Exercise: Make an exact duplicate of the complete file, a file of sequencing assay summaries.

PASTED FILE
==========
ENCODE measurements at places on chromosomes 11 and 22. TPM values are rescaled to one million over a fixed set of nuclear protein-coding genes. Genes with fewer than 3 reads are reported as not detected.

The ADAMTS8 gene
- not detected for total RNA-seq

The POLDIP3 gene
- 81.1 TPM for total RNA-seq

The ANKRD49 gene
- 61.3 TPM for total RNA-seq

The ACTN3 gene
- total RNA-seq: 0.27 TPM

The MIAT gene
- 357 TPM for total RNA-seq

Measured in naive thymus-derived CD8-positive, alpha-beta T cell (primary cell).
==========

ENCODE measurements at places on chromosomes 11 and 22. TPM values are rescaled to one million over a fixed set of nuclear protein-coding genes. Genes with fewer than 3 reads are reported as not detected.

The ADAMTS8 gene
- not detected for total RNA-seq

The POLDIP3 gene
- 81.1 TPM for total RNA-seq

The ANKRD49 gene
- 61.3 TPM for total RNA-seq

The ACTN3 gene
- total RNA-seq: 0.27 TPM

The MIAT gene
- 357 TPM for total RNA-seq

Measured in naive thymus-derived CD8-positive, alpha-beta T cell (primary cell).